Machiavelli and Pangur-Ban
By Luke Phillips
Jingle-Cat and I sit fast,
Through the hours, first to last,
Practicing our chosen trades
For which we were aptly made.
At my desk, stacked high with books;
In her cozy, comfy nooks;
I investigate the world;
Jingles dozes, roundly-curled.
My mind swarms with songs of men,
Living hist’ry o’er again;
Her mind darts to squirrels and birds,
Whose shrill voices once she heard.
Intrigues draw my face-lines tight—
Human nature lacks respite;
Jingles leaps from slumb’ring pose,
Begs my gaze with nuzzling nose.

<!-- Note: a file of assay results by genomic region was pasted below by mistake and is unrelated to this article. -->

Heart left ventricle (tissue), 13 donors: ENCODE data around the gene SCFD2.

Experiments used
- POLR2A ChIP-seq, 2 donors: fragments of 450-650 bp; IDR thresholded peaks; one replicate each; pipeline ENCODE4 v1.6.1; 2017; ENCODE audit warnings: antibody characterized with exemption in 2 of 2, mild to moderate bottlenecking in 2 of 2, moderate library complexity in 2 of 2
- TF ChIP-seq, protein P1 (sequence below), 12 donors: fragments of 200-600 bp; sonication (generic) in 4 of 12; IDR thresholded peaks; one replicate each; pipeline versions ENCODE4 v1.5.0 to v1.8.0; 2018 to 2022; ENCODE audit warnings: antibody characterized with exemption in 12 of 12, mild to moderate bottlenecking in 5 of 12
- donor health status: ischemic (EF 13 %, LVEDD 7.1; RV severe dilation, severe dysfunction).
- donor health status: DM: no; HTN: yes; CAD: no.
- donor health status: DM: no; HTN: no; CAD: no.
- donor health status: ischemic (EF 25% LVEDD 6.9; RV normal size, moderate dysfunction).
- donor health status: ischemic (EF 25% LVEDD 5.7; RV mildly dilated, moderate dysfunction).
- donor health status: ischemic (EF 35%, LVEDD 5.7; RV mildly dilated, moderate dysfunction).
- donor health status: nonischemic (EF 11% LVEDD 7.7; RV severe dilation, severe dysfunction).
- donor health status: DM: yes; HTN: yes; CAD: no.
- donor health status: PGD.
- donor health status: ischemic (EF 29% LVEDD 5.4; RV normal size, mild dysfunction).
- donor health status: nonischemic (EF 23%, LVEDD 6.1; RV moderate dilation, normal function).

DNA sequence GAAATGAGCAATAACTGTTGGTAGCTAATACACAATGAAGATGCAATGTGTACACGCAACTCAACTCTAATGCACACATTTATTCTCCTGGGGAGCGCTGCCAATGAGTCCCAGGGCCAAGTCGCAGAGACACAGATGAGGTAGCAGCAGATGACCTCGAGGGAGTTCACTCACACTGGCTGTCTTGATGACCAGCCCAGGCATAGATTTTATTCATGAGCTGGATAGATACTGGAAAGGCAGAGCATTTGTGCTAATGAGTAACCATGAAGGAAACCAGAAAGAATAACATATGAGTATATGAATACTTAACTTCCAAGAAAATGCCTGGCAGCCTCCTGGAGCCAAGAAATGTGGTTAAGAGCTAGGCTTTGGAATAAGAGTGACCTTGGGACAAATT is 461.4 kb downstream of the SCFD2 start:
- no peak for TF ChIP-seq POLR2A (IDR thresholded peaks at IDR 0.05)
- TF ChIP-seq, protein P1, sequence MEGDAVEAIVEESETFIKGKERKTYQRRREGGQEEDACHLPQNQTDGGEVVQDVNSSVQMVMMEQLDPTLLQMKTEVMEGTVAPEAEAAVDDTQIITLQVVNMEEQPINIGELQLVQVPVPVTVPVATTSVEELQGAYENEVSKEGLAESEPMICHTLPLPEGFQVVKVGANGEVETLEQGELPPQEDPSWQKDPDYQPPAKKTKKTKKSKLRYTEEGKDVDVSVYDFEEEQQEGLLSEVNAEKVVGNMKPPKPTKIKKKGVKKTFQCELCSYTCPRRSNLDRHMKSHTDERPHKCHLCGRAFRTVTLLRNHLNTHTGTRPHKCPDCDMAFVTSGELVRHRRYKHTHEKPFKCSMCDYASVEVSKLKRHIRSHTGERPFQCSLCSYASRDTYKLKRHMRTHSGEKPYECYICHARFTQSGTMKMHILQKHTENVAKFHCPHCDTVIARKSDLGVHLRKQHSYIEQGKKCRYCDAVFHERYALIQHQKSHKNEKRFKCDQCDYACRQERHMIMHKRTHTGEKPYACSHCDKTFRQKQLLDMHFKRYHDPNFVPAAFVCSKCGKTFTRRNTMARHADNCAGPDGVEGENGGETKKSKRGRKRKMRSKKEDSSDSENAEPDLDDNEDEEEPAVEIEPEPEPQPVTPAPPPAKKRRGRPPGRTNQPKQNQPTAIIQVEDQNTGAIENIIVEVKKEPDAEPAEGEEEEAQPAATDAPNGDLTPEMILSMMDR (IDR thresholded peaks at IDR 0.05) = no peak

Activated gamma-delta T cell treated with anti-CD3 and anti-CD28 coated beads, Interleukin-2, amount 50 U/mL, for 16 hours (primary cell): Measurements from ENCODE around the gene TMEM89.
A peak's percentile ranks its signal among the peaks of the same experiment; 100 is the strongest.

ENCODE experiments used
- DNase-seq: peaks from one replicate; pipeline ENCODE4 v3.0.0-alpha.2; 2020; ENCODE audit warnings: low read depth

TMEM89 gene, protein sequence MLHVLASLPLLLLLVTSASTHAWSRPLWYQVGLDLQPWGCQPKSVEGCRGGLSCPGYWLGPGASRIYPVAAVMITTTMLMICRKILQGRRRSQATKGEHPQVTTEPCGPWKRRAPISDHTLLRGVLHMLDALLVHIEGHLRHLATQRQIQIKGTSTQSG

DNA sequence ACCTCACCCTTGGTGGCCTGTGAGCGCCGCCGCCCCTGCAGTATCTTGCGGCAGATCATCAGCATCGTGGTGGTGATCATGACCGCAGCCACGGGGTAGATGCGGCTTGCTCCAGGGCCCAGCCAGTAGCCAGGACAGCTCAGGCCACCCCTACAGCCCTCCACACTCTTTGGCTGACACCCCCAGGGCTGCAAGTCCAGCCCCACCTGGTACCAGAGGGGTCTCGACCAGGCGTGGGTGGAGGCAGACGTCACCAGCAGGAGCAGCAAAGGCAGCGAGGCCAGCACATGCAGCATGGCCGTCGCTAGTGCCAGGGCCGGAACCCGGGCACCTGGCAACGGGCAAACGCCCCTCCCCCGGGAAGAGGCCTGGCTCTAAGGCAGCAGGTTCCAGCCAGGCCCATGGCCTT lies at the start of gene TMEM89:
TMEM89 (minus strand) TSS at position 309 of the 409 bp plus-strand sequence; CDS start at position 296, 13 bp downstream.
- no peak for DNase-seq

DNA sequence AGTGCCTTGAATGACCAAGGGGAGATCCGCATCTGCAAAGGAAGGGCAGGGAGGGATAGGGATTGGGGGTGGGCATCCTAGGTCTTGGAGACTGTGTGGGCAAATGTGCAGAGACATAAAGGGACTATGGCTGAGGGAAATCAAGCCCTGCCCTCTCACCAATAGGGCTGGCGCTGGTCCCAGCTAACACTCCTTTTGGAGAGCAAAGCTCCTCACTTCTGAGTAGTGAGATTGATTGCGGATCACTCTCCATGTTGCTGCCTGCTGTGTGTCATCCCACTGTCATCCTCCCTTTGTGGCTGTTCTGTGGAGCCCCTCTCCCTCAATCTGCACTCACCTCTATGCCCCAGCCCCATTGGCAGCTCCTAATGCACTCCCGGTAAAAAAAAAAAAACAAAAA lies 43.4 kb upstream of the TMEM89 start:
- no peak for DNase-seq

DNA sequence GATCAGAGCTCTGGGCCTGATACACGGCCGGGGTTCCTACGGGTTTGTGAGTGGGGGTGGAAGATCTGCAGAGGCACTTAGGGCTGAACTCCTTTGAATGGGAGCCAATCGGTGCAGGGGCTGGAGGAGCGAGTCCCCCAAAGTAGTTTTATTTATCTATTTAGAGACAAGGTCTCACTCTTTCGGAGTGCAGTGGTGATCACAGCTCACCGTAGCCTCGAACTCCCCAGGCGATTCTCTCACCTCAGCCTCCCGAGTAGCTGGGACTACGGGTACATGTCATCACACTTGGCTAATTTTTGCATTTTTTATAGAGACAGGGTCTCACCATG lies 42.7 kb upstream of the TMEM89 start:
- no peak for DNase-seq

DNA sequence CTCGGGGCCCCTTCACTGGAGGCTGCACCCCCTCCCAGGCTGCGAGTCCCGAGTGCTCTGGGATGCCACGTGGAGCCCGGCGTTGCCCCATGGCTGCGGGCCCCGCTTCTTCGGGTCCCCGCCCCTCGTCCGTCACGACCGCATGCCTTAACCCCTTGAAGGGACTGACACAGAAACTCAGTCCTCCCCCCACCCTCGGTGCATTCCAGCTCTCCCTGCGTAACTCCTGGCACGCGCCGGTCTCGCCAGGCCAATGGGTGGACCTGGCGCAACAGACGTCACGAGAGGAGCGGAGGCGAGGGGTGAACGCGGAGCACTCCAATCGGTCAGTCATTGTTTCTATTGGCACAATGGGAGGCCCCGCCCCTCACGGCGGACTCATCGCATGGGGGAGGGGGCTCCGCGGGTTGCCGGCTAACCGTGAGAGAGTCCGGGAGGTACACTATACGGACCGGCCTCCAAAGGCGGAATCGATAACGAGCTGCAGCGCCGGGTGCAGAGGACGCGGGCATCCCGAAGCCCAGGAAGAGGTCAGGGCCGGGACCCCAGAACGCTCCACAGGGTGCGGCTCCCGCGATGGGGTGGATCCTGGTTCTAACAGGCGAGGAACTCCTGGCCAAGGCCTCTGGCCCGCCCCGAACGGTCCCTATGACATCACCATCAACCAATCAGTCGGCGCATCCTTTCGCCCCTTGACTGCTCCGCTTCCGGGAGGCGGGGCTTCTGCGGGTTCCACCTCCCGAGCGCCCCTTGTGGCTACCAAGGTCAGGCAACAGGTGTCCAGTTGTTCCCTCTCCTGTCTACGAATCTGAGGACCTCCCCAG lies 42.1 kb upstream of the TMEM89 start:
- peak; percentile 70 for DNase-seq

“Meow,” says she, requesting treats,
I dispense them; these she eats
And disrupts my sullen mood;
As she’s found hers, I’ve found my food,
For which I have lived my life—
To know the Ways of Man- Love, Strife,
But Jingles knows our ways as well—
To get fed, just meow like hell!
I survey the art of pow’r;
Jingles wields it hour-by-hour,
Dominating whole my will,
Halts my labor, eats her fill.
How it’s fitting, every night,
As I ponder Mankind’s plight,
In this quiet habitat,
I’m ruled by Jingles, Best of Cats.